The main window in Figure 10-29 shows the remote desktop on the remote Windows Terminal Server accessed via the VPN 3000 concentrator.

One important detail in Figure 10-29 is the local IP address used to access the remote TCP application. Notice that the local IP address shown in the Application Access window (and in the upper-left corner of the main window) is 127.0.0.1. This is the IP address that is typed into the Computer box of the Remote Desktop Connection application used on Windows XP to access the Windows Terminal Server. Of course, 127.0.0.x is used to specify the local system, and this (TCP) traffic is then redirected over SSL to the VPN 3000 concentrator.

As previously mentioned, when using DNS names, the redirection of application traffic that port forwarding relies upon is achieved by the modification of the local system's Hosts file. The Hosts file is modified when application access is enabled (a copy of the original file is saved during application access, and restored later).

Figure 10-30 shows a modified Hosts file that enables application traffic redirection during application access.

figure 10.30

Figure 10-30

Modified Hosts File

In Figure 10-30, the Hosts file has been modified to include four entries, two corresponding to port forwarding to wints.mjlnet.com/wints (127.0.0.2) and two corresponding to termsrv.mjlnet.com/termsrv (127.0.0.3).

When enabling an application for port forwarding over SSL, it is important to establish that the application is, in fact, TCP based, and if so, which TCP ports it uses. After this information has been confirmed and obtained, the application should be enabled for port forwarding in a similar manner to that for Windows Terminal Services described in this section.

If you want to enable a remote access VPN user to Telnet to a terminal server (router) via the VPN 3000 concentrator, for example, you first need to establish that the application is TCP based (it is, of course), and the TCP port(s) that it uses (port 23).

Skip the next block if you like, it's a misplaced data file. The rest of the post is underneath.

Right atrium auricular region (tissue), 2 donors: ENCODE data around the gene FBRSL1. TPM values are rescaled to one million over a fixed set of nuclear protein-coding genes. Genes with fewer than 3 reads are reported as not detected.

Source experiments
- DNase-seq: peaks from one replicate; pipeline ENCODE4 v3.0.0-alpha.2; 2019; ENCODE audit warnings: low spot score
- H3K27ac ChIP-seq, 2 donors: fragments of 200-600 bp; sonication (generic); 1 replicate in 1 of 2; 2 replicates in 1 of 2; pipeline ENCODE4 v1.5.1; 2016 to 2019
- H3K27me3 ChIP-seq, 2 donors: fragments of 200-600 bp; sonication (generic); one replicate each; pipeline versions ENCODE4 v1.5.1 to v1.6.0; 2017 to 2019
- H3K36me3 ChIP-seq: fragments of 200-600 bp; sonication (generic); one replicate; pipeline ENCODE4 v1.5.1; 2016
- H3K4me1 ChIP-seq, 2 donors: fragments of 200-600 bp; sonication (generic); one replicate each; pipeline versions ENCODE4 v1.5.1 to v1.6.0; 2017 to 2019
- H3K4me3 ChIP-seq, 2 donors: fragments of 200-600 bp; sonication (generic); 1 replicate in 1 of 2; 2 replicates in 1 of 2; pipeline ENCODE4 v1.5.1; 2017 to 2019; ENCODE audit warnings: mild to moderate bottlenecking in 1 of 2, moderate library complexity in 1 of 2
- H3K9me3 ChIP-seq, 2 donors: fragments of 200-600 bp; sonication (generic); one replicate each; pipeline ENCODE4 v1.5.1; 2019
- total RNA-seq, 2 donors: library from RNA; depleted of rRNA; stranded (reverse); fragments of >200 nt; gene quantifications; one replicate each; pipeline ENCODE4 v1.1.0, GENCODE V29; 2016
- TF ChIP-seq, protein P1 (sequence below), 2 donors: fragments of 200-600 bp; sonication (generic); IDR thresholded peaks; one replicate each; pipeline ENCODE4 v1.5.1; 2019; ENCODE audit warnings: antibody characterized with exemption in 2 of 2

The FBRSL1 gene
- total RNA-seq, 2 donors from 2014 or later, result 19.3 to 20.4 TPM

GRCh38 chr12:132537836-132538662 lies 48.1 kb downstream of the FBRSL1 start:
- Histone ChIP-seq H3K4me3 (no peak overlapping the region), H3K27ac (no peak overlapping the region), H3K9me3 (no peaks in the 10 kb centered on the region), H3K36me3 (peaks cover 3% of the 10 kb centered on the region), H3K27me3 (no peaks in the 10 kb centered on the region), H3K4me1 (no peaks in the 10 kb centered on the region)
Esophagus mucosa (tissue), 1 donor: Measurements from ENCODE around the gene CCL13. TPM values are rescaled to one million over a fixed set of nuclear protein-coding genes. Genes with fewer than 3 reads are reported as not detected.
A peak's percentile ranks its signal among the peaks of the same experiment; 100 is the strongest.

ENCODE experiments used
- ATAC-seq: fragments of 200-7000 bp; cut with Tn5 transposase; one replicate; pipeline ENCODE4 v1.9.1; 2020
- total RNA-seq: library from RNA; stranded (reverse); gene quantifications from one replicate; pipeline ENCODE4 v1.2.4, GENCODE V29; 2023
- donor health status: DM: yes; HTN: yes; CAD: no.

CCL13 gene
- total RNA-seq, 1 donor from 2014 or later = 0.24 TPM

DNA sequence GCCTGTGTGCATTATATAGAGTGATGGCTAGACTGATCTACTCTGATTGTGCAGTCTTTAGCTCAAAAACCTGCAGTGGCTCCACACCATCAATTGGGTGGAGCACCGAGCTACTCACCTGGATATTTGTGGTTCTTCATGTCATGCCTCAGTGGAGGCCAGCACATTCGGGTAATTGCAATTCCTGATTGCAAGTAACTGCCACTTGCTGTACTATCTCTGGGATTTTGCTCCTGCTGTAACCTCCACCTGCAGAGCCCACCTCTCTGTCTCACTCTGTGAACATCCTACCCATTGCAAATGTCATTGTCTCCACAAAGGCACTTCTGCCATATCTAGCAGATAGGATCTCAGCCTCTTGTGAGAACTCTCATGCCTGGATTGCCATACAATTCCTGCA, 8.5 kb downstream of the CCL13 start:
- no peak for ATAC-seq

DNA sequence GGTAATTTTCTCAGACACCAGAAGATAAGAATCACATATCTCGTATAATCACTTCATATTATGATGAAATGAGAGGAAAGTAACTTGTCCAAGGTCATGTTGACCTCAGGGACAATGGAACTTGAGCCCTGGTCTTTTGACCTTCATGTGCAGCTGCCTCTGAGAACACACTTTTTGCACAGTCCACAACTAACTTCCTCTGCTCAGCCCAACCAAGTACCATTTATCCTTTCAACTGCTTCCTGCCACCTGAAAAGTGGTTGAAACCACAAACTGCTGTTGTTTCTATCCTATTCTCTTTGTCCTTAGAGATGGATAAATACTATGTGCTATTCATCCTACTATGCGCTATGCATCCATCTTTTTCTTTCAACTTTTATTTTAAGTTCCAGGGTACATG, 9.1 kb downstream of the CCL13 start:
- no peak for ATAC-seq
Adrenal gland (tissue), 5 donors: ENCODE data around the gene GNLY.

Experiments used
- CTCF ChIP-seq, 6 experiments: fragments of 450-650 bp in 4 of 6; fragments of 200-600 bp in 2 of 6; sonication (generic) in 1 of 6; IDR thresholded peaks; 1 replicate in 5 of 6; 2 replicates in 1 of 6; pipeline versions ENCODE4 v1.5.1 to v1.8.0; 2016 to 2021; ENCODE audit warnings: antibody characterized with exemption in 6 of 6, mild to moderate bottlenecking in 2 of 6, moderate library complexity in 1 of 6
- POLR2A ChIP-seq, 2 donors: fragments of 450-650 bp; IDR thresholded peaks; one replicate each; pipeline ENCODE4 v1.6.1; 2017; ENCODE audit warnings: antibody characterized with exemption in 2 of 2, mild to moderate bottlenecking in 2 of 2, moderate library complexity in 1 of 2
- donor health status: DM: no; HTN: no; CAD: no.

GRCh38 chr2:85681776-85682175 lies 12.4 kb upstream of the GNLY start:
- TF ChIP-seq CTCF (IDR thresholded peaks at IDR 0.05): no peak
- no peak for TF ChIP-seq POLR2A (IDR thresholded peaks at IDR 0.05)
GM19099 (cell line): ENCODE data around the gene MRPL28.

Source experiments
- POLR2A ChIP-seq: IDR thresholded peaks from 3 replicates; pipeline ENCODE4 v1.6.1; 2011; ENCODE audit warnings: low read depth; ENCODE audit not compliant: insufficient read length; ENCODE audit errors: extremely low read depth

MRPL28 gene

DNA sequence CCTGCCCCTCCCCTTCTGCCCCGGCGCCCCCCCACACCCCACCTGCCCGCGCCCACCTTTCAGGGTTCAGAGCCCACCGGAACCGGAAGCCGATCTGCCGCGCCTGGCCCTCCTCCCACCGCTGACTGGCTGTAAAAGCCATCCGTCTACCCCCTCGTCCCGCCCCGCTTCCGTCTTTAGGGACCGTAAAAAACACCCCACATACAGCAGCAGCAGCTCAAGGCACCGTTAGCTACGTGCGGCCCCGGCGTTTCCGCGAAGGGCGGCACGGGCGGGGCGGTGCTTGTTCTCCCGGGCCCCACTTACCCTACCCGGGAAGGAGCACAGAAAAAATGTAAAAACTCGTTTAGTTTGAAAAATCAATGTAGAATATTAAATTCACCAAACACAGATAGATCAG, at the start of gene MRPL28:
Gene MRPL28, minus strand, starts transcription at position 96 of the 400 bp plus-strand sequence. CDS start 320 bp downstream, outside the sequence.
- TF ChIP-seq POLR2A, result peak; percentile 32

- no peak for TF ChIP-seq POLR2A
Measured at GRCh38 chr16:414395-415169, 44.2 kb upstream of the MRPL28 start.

After these facts have been established, port forwarding for Telnet to the terminal server can be configured as shown in Figure 10-31.

figure 10.31

Figure 10-31

Configuring Port Forwarding for Telnet

In Figure 10-31, the name Telnet To Term Server has been configured for the Telnet port forwarding connection. This name is, of course, displayed on the WebVPN home page and in the Application Access window.

The local and remote TCP ports are configured as 23, and the remote server (terminal server) IP address is configured as 10.10.10.1 (an internal IP address).

Figure 10-32 shows how Telnet to the terminal server functions on a remote access VPN client. As shown, the user Telnets to the local IP address (127.0.0.x) to connect to the remote terminal server. Telnet packets are then redirected over SSL to the VPN 3000 concentrator that then proxies the Telnet connection to the terminal server.

figure 10.32

Figure 10-32

Port Forwarding for Telnet on a Remote Access VPN Client

Configuring E-mail Proxy for SSL Remote Access VPN Users

E-mail proxy describes the process by which the VPN 3000 concentrator terminates POP3S (POP3 over SSL), IMAP4S (IMAP4 over SSL), and STMPS (SMTP over SSL) connections from remote access VPN clients and proxies those connections to internal e-mail servers.

Figure 10-33 depicts e-mail proxy for POP3S, IMAP4S, and SMTPS connections from remote access VPN clients.

In Figure 10-33, remote access VPN user Mark is using an e-mail client such as Outlook Express. His e-mail client is configured to connect to the VPN 3000 concentrator using POP3S (for incoming e-mail) and SMTPS for outgoing e-mail. The VPN 3000 concentrator proxies these connections to an internal e-mail server.

The configuration of e-mail proxy consists of enabling the appropriate e-mail protocols on the public interface and then configuring protocol port numbers, e-mail server IP addresses or names, and methods of authentication.

Enabling e-mail protocols (POP3S, IMAP4S, and SMTPS) on the public interface of the VPN 3000 concentrator by going to Configuration > Interfaces, choosing the public interface, and clicking the WebVPN tab. See Figure 10-18 on page 929 for information on the method of enabling e-mail protocols.

figure 10.33

Figure 10-33

E-Mail Proxy for POP3S, IMAP4S, and SMTPS Connections

You can configure e-mail protocol port numbers, e-mail server IP addresses or names, and methods of authentication under Configuration > Tunneling and Security > WebVPN > Email Proxy (see Figure 10-34).

The first two parameters (VPN Name Delimiter and Service Delimiter) are, as their names suggest, used to delimit VPN and e-mail server usernames and passwords.